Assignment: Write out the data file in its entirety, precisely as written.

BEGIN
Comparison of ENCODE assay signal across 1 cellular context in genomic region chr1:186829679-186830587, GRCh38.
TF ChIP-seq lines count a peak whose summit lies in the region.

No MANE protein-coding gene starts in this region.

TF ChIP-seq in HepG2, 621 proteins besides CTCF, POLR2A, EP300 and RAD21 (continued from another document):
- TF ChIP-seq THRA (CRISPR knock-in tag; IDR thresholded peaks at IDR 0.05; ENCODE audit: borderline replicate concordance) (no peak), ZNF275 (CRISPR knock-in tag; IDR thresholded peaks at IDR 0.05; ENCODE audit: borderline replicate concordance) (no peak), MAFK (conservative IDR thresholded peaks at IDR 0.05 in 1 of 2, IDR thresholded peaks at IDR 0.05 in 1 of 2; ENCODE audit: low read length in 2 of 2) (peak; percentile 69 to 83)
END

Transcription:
Comparison of ENCODE assay signal across 1 cellular context in genomic region chr1:186829679-186830587, GRCh38.
TF ChIP-seq lines count a peak whose summit lies in the region.

No MANE protein-coding gene starts in this region.

TF ChIP-seq in HepG2, 621 proteins besides CTCF, POLR2A, EP300 and RAD21 (continued from another document):
- TF ChIP-seq THRA (CRISPR knock-in tag; IDR thresholded peaks at IDR 0.05; ENCODE audit: borderline replicate concordance) (no peak), ZNF275 (CRISPR knock-in tag; IDR thresholded peaks at IDR 0.05; ENCODE audit: borderline replicate concordance) (no peak), MAFK (conservative IDR thresholded peaks at IDR 0.05 in 1 of 2, IDR thresholded peaks at IDR 0.05 in 1 of 2; ENCODE audit: low read length in 2 of 2) (peak; percentile 69 to 83)